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Inheritance Tax Planning

The current allowance whereby no inheritance tax is charged is on the first £325,000 (per person) of someone's estate – which is the value of their total assets they leave behind when they die.

There are a number of way in which one can avoid a high inheritance tax:Inheritance Tax

  • Making gifts
  • Reducing estate while holding onto assets
  • Setting up a Trust

At Vance Financial Management, we offer a wide range of tried and tested inheritance tax solutions.

What We Do

Our team of experienced independent financial advisors will help you structure your finances in the most beneficial way. We can help you with:

  • Inheritance tax advice
  • Life insurance policies
  • Setting up discretionary trust
  • Setting up bare trusts

The Rules Around Inheritance Tax

Your estate is liable for Inheritance Tax if it is valued over the current £325,000 threshold when you die. £325,000 is the nil rate, meaning you will pay no tax on your estate up to this amount.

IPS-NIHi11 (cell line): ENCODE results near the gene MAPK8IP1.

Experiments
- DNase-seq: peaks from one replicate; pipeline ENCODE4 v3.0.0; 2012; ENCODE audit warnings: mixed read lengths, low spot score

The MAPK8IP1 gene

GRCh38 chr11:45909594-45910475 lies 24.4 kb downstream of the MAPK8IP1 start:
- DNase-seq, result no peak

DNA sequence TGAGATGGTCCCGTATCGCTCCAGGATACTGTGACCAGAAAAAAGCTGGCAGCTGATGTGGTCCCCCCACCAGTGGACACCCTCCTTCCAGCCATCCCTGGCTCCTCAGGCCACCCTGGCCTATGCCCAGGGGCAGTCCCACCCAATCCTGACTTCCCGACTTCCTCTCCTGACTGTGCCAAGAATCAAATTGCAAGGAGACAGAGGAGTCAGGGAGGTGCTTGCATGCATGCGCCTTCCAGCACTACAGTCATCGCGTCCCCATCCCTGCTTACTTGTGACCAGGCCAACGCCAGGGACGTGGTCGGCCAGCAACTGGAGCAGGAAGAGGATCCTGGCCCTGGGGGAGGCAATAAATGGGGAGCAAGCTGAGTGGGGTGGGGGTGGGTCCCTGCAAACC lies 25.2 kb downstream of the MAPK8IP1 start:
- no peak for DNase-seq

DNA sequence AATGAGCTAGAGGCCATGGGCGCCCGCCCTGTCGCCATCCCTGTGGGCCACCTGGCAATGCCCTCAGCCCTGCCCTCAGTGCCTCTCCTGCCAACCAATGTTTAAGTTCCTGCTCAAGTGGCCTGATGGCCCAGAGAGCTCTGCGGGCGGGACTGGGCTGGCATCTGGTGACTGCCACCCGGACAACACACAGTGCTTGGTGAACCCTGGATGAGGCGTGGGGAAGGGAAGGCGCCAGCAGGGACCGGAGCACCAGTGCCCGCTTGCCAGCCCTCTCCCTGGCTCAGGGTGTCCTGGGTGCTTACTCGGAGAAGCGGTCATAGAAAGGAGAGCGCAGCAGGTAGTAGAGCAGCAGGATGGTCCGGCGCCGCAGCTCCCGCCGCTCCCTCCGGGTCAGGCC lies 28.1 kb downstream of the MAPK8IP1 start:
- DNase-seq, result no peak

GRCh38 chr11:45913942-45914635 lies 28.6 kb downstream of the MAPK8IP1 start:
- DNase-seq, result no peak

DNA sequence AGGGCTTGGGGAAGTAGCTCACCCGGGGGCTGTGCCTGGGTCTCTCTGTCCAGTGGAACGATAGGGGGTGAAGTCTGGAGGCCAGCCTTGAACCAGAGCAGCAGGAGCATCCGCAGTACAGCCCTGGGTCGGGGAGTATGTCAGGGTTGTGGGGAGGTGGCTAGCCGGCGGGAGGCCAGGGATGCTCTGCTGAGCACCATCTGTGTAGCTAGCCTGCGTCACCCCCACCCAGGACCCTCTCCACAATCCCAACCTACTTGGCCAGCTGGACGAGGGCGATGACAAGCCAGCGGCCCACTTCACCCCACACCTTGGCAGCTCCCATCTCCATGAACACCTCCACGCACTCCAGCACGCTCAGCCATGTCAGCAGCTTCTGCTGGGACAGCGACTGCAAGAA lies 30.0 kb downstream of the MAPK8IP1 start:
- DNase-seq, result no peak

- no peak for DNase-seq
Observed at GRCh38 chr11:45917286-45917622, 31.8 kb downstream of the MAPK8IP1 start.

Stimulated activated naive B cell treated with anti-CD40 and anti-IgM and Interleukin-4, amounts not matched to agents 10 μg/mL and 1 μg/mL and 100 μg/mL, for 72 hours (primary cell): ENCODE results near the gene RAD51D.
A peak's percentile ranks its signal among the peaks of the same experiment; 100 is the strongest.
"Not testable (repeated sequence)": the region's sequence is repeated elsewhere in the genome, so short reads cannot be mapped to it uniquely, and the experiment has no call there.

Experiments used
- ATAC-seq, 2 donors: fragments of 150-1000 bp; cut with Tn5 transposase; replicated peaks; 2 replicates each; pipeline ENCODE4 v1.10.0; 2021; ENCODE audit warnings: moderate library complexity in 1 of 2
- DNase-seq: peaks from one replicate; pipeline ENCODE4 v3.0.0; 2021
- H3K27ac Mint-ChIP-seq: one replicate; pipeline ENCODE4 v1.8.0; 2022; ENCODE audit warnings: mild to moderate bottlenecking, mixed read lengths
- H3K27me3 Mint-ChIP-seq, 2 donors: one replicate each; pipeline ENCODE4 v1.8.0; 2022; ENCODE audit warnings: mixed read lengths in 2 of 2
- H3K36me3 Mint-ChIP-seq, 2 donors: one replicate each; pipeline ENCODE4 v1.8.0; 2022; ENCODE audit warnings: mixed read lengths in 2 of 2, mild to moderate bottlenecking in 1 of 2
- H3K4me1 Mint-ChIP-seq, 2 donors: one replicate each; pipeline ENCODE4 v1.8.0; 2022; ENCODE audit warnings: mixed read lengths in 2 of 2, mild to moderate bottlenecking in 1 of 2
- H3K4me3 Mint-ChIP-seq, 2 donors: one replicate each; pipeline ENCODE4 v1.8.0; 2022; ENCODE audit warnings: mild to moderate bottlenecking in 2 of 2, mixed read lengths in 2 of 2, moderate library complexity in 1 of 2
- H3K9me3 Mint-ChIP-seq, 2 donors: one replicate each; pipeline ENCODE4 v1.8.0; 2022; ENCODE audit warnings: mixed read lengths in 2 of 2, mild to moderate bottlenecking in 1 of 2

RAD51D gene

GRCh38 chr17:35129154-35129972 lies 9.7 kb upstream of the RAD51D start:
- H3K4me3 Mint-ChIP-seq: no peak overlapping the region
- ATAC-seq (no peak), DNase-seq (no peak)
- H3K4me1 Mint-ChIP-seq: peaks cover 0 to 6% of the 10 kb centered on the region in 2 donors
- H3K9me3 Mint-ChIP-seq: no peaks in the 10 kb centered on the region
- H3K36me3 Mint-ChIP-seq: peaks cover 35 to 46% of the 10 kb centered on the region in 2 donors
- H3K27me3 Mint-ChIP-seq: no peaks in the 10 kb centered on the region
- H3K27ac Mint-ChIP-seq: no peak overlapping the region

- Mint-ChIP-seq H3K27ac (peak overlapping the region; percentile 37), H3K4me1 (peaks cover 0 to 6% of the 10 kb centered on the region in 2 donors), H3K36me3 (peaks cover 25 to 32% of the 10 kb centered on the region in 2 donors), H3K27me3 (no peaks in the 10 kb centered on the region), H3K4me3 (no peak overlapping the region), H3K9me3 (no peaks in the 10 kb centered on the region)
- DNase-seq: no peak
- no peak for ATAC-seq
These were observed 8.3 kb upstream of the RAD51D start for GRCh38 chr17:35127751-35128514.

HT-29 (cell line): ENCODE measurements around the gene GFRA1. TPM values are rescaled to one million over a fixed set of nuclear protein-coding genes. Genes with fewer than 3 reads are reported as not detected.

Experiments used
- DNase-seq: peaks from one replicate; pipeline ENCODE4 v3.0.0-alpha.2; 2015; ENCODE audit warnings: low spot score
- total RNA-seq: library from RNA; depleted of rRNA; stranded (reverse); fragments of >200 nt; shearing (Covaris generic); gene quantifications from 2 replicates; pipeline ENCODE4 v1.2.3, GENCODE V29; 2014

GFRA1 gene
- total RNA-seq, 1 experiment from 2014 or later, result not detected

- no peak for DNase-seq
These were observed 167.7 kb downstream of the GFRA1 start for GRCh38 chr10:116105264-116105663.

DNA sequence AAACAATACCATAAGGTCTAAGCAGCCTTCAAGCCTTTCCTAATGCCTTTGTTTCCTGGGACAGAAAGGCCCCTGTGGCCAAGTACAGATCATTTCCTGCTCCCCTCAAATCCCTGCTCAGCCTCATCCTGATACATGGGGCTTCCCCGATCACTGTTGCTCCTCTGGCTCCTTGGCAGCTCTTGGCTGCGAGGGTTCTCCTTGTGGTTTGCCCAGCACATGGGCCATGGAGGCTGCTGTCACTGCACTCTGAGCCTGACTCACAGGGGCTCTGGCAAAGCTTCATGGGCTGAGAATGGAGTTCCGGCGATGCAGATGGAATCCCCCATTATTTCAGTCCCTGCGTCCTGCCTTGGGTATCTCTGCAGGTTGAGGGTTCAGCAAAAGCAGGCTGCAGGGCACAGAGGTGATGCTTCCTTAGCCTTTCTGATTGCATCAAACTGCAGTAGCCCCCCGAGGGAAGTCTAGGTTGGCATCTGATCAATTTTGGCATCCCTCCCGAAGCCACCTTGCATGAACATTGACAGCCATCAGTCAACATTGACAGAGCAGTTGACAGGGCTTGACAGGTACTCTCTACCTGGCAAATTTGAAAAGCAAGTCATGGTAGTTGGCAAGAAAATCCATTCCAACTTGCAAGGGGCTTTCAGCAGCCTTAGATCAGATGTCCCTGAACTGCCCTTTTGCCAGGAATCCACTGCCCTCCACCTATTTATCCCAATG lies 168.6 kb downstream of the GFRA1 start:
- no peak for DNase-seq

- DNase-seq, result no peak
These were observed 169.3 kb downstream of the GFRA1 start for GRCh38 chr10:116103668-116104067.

In addition to the inheritance tax (IHT) standard nil rate band, a residence nil rate band (RNRB) was introduced in 6 April 2017. This is available when residential property is left to direct descendants. Initially, the RNRB was set at £100,000 but increases by £25,000 each tax year until it reaches £175,000 in April 2020. Everything above this figure is taxed at 40%.

There are a number of ways you can lower your tax liability, such as making gifts to charity for example. There is also additional flexibility if your home passes to your children, grandchildren, or great grandchildren.

Life Insurance Policies

A life insurance policy that is written under an appropriate trust can be used to pay towards any inheritance tax liability, protecting your family from at least some of the tax bill. In usual circumstances the payout from a life insurance policy forms part of your legal estate and thus subject to inheritance tax.

In writing an insurance policy in an appropriate trust you will ensure that the policy is paid directly to the beneficiaries rather than your legal estate thus avoiding this being taken into account when inheritance tax is calculated.


There are two main types of trusts: a discretionary trust and a bare trust, each of which has different structures and purposes that can be explained to you in detail by our advisors so you can decide which fits your requirements best.